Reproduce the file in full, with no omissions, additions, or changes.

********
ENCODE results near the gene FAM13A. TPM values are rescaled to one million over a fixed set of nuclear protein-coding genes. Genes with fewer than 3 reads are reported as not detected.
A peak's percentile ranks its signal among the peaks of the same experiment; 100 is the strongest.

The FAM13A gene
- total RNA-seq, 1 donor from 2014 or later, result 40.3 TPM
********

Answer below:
ENCODE results near the gene FAM13A. TPM values are rescaled to one million over a fixed set of nuclear protein-coding genes. Genes with fewer than 3 reads are reported as not detected.
A peak's percentile ranks its signal among the peaks of the same experiment; 100 is the strongest.

The FAM13A gene
- total RNA-seq, 1 donor from 2014 or later, result 40.3 TPM